Couch Kitten: Perfect is just an illusion

15 February 2020
Author   Clementine Tjameya
“You’re too tall.” “You’re too short.” “You’re too skinny.” “You’re too fat.” “You’re too dark.” If anyone ever comes to you with these complaints, tell them; “You’re too nosy, and you’re a fan in denial,” then walk off and continue doing what you’re good at:  being you.
Society has become too shallow minded and visual. We face criticisms every day because we are forced to conform to society’s image of beauty and perfection. I have no idea how that works.  How does one just decide what is beauty and what is not, or what is perfect and what isn’t?  What grounds are you using to come up with your criteria?
 “You’re too fat/thin” isn’t a complement and the sooner we realize that, the better for ourselves and everyone around us. When I went home for June holiday in 2018, most people I came across were making a huge fuss about how “skinny” I had become. They had very disturbing comments and questions, but the one that hurt me more was when one of my relatives came to me and said; “Oh my goodness Clem. What is wrong with you? You have become so skinny. What, don’t your parents send you enough money to buy food back at Uni? Have you gone for blood tests? This could be an illness.”
She left me with a cloud of thoughts hanging over my head. Have I gone for blood tests? Seriously? I was calm and collected on the outside but on the inside I just wanted to snap at her and say; “I don’t know, have you tried minding your own business? Get a hobby.”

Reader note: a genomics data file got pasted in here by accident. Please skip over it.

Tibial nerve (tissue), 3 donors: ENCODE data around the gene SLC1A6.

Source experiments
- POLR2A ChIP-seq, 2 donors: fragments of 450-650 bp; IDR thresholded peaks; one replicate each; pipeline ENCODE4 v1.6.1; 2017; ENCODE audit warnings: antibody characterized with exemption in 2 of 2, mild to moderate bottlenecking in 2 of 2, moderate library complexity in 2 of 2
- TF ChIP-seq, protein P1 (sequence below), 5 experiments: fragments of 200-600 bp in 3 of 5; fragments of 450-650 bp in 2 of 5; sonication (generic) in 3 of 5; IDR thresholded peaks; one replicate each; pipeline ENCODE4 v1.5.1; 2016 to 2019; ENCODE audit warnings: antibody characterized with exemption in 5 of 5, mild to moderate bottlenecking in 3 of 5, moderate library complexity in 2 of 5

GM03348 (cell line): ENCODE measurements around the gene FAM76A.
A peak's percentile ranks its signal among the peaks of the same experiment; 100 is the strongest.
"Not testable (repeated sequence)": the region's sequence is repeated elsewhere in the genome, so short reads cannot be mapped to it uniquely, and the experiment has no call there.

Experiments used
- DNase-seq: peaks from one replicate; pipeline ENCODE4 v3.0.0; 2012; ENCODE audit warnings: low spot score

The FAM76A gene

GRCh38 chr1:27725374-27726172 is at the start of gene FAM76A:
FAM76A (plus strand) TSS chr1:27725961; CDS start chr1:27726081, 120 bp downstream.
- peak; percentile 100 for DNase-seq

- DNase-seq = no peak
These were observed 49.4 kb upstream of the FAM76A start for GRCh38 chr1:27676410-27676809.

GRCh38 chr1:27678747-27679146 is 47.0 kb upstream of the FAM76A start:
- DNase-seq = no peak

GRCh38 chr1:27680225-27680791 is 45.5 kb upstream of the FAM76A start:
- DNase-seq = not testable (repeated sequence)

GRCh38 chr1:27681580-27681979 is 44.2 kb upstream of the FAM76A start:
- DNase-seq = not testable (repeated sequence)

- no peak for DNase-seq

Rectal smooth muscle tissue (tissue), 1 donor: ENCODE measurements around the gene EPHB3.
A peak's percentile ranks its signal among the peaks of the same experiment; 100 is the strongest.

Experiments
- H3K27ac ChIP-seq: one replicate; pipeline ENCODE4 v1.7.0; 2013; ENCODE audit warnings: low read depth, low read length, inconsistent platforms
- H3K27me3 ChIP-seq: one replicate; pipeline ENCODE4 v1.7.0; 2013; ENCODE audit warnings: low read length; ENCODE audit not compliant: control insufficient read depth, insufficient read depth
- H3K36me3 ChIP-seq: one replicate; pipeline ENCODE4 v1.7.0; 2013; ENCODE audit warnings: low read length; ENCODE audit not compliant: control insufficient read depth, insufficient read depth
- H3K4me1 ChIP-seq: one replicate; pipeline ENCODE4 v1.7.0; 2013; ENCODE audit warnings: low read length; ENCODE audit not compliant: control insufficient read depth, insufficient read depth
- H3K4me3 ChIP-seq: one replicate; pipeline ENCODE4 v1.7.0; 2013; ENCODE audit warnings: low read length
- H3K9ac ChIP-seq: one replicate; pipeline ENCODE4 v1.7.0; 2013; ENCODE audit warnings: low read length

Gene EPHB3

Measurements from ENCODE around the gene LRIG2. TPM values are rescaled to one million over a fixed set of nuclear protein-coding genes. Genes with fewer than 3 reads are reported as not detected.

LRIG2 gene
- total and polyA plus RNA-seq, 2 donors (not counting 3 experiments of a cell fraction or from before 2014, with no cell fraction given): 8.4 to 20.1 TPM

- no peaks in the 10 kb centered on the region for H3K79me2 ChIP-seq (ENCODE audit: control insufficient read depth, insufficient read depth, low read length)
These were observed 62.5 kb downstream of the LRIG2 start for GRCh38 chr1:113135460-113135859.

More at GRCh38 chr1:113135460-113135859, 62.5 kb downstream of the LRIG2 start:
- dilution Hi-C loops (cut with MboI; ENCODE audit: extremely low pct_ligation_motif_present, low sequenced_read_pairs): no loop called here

I was in shock. Was she so bored that the only thing she had left to do was just to observe others and point out their flaws? Since that day I realized that there are really toxic people out there:  people who find pleasure in other people’s flaws and insecurities. Notice that these people are forever making lots of comments about others; none of them good.
I feel like this is probably what motivated the release of Beyoncé’s Pretty Hurts. The message in the song is exactly what is going on in society. The song’s lyrics tell the story of the extremes that women go through just to maintain and achieve their sense of outer beauty, while their inner beauty is deteriorating. In the video, we see Beyoncé getting a face lift and a Botox. She stated that the scene represents all the things that women go through to keep up with the pressure that society puts on them.
I watched the video and it dawned on me:  it is no small talk when people say that life is too short, and we only have one lifetime, so we can’t waste it trying to live someone else’s life or conforming to society’s rules. There are only so many definitions of ‘perfect’ out there. There is no such thing like the perfect body, perfect face or perfect hair. For all we know ‘perfect’ could be an illusion.  People twist its meaning just to fit their own criteria.
Don’t let public opinion get to you. Don’t let the negative comments eat at your self-esteem because this is exactly what the ‘haters’ and professional criticizers out there want.  Embrace all your flaws and be you, because you are at your best potential when you’re you.  Anyone who doesn’t accept you for who you are is not worth keeping.  No one is worth losing yourself for. 
Love yourself, be you, because no one else is better at being you apart from you.  A lot of people out there are losing themselves while searching for perfection.  Don’t strive for perfection because it is just an illusion, strive to be you because you’re real.


The Windhoek Observer is an English-language weekly newspaper, published in Namibia by Paragon Investment Holding. It is the country's oldest and largest circulating weekly.

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